"That's the dope thing, to me, from album number one and seeing album number ten come to fruition," Ross says. "I really pray motherfuckers know and understand by now that I really was believing what I was saying. When I said I was the biggest boss, of course, I wasn't at that time. But most definitely I knew I wouldn't stop till I got there."
Thirteen years later, the actualization of Ross' outsized self-image is hard to deny. In person, he carries himself accordingly, confident and authoritative yet humble amid the self-made luxury. In conversation, he sometimes leans on tropes and turns of phrase that feel like personal brand sloganeering. But for the most part, he projects his status most authentically by speaking without pretense or arrogance. With the benefit of lived wisdom, this has become effortless for him. "The things I actually do are things that are a part of my lifestyle, things that I would do if I wasn't in [this] business," he says. "That way it doesn't have any weight on me."
With all of his prior nine albums charting in the Billboard 200's top ten and two Drake collaborations "Money In The Grave" and "Gold Roses" both concurrently charting on the Hot 100 right now, he appears well-positioned to see Port of Miami 2 live up to its legacy. One thing he may never quite top, however, is "Hustlin," a song that transcended its role as his signature hit and became a pop culture phenomenon, featured, for example, in broad comedic films like Horrible Bosses 2 and We're The Millers.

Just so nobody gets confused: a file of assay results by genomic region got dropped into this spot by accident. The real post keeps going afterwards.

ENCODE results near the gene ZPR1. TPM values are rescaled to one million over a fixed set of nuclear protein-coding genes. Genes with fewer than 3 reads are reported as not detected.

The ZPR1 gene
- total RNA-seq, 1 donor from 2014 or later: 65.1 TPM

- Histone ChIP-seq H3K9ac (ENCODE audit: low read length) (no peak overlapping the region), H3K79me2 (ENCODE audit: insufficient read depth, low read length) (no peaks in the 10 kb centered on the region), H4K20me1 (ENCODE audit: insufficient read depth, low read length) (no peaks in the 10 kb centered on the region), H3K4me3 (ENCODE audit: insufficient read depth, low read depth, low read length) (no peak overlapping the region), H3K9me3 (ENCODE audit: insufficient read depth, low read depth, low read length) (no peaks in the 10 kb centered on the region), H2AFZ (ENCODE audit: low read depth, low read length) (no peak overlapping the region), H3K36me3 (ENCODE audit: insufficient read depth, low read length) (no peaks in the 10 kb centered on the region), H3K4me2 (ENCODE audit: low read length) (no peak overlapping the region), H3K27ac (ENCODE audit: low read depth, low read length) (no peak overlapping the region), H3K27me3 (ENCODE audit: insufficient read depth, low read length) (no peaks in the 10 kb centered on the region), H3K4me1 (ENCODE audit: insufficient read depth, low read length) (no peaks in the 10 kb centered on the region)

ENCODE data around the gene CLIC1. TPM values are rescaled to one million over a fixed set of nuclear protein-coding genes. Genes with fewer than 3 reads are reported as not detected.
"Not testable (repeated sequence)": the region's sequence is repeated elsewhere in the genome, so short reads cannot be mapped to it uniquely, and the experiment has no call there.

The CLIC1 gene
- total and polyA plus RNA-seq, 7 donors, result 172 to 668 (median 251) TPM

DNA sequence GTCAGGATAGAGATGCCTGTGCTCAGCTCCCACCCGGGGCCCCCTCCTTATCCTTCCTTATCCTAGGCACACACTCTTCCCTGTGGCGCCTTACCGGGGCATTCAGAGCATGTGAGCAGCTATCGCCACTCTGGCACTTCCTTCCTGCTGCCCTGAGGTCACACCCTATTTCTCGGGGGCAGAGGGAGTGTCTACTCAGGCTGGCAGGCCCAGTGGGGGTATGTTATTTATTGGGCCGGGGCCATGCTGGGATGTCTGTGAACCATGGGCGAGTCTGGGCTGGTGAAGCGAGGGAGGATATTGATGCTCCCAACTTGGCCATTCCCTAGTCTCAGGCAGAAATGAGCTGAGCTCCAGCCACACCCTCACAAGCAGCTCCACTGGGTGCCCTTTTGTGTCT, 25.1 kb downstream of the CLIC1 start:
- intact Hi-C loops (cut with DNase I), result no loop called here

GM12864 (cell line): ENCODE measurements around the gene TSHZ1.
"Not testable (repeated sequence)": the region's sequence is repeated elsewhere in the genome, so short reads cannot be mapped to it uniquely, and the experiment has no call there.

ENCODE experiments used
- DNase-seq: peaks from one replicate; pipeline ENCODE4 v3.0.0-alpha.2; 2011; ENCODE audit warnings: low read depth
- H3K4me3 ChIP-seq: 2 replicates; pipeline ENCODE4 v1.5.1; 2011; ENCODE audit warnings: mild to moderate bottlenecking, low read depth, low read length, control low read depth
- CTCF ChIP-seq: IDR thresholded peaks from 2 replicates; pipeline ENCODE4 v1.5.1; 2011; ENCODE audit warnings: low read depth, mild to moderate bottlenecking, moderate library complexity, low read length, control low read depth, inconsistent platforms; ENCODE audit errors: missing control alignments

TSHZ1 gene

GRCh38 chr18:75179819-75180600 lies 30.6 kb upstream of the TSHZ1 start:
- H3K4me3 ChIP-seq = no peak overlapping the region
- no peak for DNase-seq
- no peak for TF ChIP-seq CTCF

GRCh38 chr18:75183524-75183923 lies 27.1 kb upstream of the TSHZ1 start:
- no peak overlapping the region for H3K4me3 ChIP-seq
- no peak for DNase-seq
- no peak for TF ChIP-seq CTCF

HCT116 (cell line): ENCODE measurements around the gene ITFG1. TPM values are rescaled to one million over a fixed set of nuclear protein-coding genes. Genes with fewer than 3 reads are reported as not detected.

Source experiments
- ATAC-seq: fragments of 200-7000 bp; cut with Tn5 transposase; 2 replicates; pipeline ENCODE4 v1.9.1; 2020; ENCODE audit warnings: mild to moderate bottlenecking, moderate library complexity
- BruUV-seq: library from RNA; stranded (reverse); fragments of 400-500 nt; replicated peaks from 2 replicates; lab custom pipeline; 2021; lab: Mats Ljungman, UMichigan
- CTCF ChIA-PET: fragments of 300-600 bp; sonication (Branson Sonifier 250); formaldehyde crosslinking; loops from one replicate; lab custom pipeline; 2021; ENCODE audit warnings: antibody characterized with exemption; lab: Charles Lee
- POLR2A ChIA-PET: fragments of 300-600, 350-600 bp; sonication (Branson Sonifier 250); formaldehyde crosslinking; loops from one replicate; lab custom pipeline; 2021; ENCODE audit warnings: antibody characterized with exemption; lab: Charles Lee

Even though the track took on a life of its own and moved further and further away from its original context, the mainstreaming of "Hustlin" doesn't seem to bother Ross in the slightest, who instead expresses pride in its ubiquity. "Without me taking too much credit, it spoke values," he says. "It basically broke down survival; on every level, you got to get up every day and hustle—regardless of how much paper you got, what you are." With his various business dealings, be that with Luc Belaire, his Rich By Rick Ross hair and beard grooming line, or his Checkers and Wing Stop franchises, he lives this ethos. "You're the CEO of your life, and your life is the biggest business you will ever run."